A vastly more successful Hong Kong romance comes from the team of Mabel Cheung and Alex Law (she directs, he produces, they both write). Based on the life of Jackie Chan’s parents (though the story ends long before he was born) A Tale of Three Cities stars Tang Wei and Lau Ching-wan (weirdly billed as “Sean Lau”, which I haven’t seen him marketed as in years, a sign perhaps that the film is trying for a North American release) as a couple kept desperately apart by war (first against the Japanese, then against the Communists). In a Brady Bunch-like set-up, Tang has two young daughters and a husband she didn’t care for who gets killed by a clock during an air raid, while Lau has two sons and a wife dying of some unknown disease. They meet when, in the course of his duty as a Nationalist soldier, he catches her smuggling opium and lets her go. It turns out she’s his wife’s cousin and they meet up again when the war forces them from Shanghai to the smaller town of Anhui. He’s loud, illiterate and usually drunk, she’s quiet, refined and very smart. Of course they fall in love, but first the war (Lau is captured by the Japanese) and then family keep them apart (Tang’s mother doesn’t think he’s classy enough for her girl). The performances of the two leads are exceptional, Lau playing a typical role for him: a hard man with soft eyes. Tang though, is proving herself to simply be one of the best actors in the world right now. Last year at VIFF she carried Ann Hui’s biopic The Golden Era (set during the same period, but much more experimental in style and tone) with a finely modulating performance as a psychologically unstable writer. Already in 2015 she’s been brilliant in a nearly a wordless performance in Michael Mann’s Blackhat and as the emotionally explosive center of Johnnie To’s musical Office. Her performance here is halfway between those two, with simple eye movements and precise gestures, she is curiosity and determination in the interior scenes, and in the many scenes of disaster she is broad and heart-wrenching, an expressive anguish that goes beyond melodrama. The film is a series of brief unions and long separations, as the two find themselves apart from each other and their children for increasingly long periods of time, mirroring the coming together and tearing apart of the nation itself. Cheung expertly keeps things focused, despite the leaps in time and location, and the film is a masterpiece of classical storytelling, the kind of lush historical romantic epic that Hollywood hasn’t managed to make in almost 20 years (Titanic is the last good one I can think of). Along with another such epic, 2014’s The Crossing Part One, directed by John Woo, it’s clear that these veterans of the Hong Kong film industry have once again bested Hollywood at its own game.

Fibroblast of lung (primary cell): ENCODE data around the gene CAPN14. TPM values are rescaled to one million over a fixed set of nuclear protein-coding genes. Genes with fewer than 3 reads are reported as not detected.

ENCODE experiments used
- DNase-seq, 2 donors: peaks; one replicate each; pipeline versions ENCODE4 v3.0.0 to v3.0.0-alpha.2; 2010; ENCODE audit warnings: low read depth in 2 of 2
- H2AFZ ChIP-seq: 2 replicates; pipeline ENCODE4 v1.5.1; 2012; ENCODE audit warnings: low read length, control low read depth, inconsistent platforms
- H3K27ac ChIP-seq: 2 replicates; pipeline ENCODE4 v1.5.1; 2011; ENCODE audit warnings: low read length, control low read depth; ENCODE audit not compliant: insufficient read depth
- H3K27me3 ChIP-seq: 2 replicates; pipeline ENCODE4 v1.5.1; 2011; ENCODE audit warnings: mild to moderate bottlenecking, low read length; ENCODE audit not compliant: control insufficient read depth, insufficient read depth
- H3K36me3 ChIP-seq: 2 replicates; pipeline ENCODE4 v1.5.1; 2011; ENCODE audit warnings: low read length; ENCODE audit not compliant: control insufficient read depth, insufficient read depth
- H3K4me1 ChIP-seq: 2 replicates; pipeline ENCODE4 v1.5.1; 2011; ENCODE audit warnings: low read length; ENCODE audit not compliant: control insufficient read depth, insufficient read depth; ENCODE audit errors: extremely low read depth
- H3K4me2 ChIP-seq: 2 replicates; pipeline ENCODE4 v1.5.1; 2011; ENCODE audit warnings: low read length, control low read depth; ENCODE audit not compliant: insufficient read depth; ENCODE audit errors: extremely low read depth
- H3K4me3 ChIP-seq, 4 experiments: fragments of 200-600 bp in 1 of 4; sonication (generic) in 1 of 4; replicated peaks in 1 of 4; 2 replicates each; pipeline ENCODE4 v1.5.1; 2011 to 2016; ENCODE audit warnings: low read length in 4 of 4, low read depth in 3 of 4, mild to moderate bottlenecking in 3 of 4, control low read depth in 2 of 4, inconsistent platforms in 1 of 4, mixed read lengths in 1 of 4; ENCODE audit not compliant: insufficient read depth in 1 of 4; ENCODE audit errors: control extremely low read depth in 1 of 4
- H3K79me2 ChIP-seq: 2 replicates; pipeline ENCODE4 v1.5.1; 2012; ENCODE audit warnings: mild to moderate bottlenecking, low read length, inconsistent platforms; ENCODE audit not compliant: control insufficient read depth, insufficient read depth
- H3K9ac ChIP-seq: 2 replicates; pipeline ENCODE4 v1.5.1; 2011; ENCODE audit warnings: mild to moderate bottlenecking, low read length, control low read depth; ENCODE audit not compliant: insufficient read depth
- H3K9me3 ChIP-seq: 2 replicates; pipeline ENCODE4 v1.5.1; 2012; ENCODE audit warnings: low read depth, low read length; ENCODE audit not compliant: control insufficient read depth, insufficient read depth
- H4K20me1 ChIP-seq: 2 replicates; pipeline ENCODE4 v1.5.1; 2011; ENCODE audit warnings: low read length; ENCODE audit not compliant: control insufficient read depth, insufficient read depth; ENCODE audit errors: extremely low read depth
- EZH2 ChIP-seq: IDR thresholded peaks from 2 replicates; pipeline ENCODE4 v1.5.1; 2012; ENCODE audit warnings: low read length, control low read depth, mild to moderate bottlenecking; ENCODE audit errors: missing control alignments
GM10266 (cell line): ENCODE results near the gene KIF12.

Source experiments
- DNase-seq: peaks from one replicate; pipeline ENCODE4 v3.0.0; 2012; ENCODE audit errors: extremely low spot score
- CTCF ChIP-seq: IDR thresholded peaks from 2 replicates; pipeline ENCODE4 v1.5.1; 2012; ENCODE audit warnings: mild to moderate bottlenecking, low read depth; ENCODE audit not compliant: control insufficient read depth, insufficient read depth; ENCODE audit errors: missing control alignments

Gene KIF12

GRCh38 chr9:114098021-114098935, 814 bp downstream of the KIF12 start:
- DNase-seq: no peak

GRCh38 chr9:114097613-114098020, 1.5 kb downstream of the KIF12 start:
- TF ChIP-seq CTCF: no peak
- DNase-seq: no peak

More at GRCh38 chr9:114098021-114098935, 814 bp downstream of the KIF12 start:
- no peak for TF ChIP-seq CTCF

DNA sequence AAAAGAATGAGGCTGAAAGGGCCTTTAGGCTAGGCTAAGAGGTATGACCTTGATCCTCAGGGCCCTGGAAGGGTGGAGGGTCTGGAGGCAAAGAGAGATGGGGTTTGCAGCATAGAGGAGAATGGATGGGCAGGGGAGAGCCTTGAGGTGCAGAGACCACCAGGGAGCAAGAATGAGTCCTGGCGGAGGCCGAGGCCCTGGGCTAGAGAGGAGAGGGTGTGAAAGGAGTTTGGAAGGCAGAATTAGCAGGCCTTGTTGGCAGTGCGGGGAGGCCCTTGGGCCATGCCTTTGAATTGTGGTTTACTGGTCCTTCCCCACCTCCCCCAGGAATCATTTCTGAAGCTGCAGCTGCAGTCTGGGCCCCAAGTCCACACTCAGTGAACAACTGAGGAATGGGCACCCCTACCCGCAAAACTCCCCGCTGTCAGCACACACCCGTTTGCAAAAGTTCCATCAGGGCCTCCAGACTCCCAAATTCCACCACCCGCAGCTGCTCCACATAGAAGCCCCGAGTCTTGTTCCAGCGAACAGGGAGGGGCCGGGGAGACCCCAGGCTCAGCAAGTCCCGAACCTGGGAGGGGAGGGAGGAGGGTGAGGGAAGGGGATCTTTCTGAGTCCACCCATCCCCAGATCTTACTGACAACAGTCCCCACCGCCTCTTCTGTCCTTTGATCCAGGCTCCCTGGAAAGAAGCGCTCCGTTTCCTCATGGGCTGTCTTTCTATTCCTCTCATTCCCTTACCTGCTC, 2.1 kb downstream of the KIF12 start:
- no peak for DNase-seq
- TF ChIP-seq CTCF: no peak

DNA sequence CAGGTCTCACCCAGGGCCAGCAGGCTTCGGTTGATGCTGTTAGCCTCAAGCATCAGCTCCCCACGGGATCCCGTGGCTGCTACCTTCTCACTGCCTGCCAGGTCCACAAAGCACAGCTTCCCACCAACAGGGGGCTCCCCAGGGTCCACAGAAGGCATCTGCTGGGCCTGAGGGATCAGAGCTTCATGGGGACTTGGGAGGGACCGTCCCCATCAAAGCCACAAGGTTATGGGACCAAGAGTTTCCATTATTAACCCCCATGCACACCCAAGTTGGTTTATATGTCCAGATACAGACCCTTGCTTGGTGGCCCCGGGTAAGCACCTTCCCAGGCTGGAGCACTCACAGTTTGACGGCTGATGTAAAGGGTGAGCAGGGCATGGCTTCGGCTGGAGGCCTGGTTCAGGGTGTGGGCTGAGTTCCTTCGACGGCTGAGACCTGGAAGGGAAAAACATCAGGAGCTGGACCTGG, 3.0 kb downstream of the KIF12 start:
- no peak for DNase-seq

This is an index of my coverage of the 2015 Vancouver International Film Festival. Also be sure to check out the coverage we did over at Seattle Screen Scene.
Introduction and Proposed Schedule – Sept. 04, 2015
Preview #1: Office, Police Adjective, The Soong Sisters and A Matter of Interpretation – Sept. 21, 2015
Preview #2: A Big List of VIFF Movies – Sept. 22, 2015
Preview #3: The Mirror and Weekend – Sept. 23, 2015
The George Sanders Show #70: VIFF Report #1 – Sept. 28, 2015
VIFF 2015: The First Four Days – Sept. 29, 2015
The George Sanders Show #71: VIFF Report #2 – Oct. 3, 2015
The Assassin (Hou, 15) – Oct. 9, 2015
VIFF 2015: The Last Five Days – Oct. 11, 2015
The George Sanders Show #72: VIFF Wrapup – Oct 19, 2015
A Ranked List:
1. The Assassin
2. The Forbidden Room
3. Mountains May Depart
4. Arabian Nights Part 2
5. The Thoughts That Once We Had
6. Li Wen at East Lake
7. Kaili Blues
8. A Matter of Interpretation
10. Murmur of the Hearts
11. Night Without Distance
12. Right Now, Wrong Then
13. Port of Call
14. A Tale of Three Cities
15. 45 Years
16. My Golden Days
17. The Pearl Button
19. Arabian Nights Part 3
20. The Treasure
21. Greed; Ghost Light
22. The Exquisite Corpus
23. Dead Slow Ahead
25. Wonderous Boccaccio
28. What Happened in Past Dragon Year
29. It’s Already Tomorrow in Hong Kong
30. The Dream of Shahrazad
31. Alice in Earnestland
34. Love is All